CBD Technical Series No.32

Contents

1.1 Purpose
1.2 Audience
1.3 Intended use
1.4 Organization

2.1 The 2010 biodiversity target framework: focal areas, goals, and subtargets
2.2 What is an indicator?
2.3 The 2010 target and formation of indicators
2.4 Use of biodiversity indicators in national assessments
2.5 National-global monitoring linkages
2.6 CBD and remote sensing needs
2.7 References

3.1 Background
3.2 What exactly is remote sensing?
3.3 Spectral images
3.4 Issues that affect selection of images
3.5 Image classification
3.6 Additional issues to consider
3.7 References

4.1 Delineating Cover and Estimating Change in Extent
4.2 Forest Quality
4.3 Threats
4.4 Data and Other Resources
4.5 References

5.1 Delineating cover and estimating change in extent
5.2 Changes in habitat or ecosystem quality
5.3 Occurrence and distribution of threats to biodiversity
5.4 Data and other resources
5.5 References

6.1 Introduction
6.2 Delineating extent
6.3 Changes in habitat and ecosystem quality
6.4 Summary of the use of satellite data for operational monitoring
6.5 Data and other resources
6.6 References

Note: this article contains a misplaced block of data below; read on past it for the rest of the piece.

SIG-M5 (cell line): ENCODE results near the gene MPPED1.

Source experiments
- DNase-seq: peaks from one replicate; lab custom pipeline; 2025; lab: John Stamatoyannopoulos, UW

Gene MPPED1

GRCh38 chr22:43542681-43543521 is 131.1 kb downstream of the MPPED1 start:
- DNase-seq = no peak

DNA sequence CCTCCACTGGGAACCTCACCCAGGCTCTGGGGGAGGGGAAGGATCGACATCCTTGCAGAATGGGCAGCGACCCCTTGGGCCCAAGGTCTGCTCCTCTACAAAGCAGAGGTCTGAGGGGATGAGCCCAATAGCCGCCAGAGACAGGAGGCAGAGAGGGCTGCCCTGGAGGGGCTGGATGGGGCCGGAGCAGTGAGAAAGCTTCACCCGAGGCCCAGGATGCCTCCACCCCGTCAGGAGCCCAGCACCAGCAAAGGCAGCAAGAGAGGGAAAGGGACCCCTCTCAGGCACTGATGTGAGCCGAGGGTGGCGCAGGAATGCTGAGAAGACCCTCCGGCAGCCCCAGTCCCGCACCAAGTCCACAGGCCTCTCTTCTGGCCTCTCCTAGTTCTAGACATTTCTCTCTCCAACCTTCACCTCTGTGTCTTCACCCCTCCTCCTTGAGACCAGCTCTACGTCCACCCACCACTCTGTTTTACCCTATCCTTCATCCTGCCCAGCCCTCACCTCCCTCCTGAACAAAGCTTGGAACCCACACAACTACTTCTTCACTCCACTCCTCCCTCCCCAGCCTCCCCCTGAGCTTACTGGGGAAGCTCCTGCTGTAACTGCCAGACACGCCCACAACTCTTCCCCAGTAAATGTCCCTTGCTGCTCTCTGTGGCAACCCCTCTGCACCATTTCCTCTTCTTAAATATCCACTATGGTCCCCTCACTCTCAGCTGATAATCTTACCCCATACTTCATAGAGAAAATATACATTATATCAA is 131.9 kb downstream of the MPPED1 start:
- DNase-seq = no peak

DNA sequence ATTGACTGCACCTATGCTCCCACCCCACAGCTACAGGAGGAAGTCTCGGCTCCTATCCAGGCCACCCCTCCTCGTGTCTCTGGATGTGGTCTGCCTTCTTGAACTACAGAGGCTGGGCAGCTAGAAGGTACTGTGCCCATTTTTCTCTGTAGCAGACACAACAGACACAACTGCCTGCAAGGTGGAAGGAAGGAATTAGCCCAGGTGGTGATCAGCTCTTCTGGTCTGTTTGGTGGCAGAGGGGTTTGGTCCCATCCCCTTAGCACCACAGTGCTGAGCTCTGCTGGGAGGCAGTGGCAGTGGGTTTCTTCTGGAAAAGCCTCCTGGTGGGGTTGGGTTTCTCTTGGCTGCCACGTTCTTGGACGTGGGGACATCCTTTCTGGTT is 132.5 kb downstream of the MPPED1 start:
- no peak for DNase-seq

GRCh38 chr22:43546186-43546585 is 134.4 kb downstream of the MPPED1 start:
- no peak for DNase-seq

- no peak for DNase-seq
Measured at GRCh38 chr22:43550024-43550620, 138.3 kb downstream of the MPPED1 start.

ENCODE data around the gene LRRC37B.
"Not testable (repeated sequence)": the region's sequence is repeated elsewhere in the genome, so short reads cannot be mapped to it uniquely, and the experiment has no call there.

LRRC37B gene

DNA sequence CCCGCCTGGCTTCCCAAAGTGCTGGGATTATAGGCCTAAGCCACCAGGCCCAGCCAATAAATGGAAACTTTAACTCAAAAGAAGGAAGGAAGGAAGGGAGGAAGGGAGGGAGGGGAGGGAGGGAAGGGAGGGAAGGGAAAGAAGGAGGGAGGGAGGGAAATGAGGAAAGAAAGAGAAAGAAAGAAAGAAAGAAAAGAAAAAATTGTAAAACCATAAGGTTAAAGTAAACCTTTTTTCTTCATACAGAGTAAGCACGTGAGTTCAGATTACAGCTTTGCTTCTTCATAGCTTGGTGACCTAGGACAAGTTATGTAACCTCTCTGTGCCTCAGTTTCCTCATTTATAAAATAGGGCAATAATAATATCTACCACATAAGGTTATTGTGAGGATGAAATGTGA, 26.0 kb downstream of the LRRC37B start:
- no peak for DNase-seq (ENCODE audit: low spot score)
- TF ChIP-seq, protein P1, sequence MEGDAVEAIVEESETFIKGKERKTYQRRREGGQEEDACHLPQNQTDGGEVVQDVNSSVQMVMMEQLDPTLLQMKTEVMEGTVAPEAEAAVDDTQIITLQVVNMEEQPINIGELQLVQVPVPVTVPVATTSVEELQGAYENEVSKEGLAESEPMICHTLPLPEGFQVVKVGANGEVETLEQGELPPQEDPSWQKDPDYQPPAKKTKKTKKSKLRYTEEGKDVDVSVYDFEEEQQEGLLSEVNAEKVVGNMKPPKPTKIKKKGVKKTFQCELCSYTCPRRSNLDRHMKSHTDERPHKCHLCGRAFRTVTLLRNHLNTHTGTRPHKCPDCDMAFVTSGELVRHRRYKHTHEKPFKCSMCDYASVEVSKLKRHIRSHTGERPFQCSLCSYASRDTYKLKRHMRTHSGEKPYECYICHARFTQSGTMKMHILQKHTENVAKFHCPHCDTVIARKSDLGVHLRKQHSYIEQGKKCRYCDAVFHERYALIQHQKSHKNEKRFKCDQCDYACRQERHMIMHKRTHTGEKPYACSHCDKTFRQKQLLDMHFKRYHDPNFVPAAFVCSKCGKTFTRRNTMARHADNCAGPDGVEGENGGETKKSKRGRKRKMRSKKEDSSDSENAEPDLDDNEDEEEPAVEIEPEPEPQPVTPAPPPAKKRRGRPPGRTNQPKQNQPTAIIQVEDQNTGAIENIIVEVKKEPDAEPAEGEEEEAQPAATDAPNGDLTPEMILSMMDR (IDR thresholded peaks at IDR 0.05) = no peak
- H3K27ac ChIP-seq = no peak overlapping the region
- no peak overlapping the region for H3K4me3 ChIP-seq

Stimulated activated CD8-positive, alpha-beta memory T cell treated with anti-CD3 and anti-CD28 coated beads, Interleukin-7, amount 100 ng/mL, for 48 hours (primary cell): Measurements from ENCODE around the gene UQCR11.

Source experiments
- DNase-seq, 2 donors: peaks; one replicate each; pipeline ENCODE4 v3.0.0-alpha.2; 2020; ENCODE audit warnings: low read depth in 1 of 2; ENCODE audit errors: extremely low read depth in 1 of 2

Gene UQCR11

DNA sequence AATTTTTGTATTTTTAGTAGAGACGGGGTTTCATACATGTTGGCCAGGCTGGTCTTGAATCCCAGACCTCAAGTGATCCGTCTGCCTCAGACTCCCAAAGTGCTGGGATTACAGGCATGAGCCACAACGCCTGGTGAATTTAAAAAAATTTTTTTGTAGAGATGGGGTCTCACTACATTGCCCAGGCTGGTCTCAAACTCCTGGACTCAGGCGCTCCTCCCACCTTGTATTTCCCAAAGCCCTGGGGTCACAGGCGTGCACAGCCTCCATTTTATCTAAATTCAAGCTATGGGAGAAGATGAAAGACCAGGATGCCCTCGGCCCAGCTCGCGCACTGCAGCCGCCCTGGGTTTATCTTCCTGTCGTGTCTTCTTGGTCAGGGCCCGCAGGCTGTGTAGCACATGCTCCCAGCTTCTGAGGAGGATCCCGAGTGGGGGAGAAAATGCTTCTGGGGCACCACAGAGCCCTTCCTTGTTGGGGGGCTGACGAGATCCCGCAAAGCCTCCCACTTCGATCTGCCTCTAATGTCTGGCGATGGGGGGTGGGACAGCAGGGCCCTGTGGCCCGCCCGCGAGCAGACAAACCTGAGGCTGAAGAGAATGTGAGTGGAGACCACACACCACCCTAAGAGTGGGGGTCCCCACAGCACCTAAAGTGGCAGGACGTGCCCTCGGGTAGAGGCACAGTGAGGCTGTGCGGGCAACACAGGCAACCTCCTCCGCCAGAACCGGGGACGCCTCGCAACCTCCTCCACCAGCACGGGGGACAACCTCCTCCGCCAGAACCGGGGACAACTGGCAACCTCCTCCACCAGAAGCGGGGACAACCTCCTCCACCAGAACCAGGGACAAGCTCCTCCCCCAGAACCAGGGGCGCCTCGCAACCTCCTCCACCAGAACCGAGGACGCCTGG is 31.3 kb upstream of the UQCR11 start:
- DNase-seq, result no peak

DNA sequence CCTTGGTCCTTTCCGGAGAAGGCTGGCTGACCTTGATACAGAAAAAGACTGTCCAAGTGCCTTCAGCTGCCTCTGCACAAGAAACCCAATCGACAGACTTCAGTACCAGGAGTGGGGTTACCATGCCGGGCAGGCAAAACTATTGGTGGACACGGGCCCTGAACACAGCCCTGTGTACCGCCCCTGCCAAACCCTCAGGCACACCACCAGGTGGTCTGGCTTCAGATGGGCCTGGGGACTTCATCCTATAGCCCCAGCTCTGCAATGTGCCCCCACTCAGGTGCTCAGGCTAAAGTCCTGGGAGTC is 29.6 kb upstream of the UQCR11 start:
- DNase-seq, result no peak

7.1 Introduction to the remote sensing of coral reefs, seagrasses, and mangroves
7.2 Remote sensing measures of coral reefs and seagrasses
7.3 Remote sensing measures in mangroves
7.4 Data and other resources
7.5 References

8.1 Background
8.2 Remote sensing to directly monitor species populations
8.3 Remote sensing to indirectly monitor species populations: modelling species distributions by mapping habitat
8.4 Practical examples
8.5 Caveats
8.6 Resources
8.7 References

9.1 Background
9.2 Protected area network development
9.3 Potential role for remote sensing
9.4 Data and other resources
9.5 References

10.1 Background
10.2 Potential role for remote sensing
10.3 Connectivity in the marine environment
10.4 Ecological and biodiversity relevance
10.5 Assessment at national or continental scales
10.6 Fragmentation/connectivity metrics
10.7 Key considerations for selecting metrics
10.8 Data and other resources
10.9 References

11.1 Remote sensing technologies for mapping invasive alien species
11.2 How does remote sensing distinguish invasive alien species?
11.3 Types of imagery for identifying invasive alien species
11.4 Tradeoffs between image resolution and mapping accuracy
11.5 Identifying the potential distribution of invasive alien species
11.6 Indirect identification of areas vulnerable to invasion
11.7 Limitations of remote sensing and modelling applications to invasive alien species
11.8 Data and other resources
11.9 References

A.1 Abbreviations and Acronyms
A.2 Glossary
A.3 Satellites, sensors and data
A.4 Three examples of how to obtain imagery
A.5 Online tutorials and software resources
A.6 Opportunities for operational support

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  • United Nations Environment Programme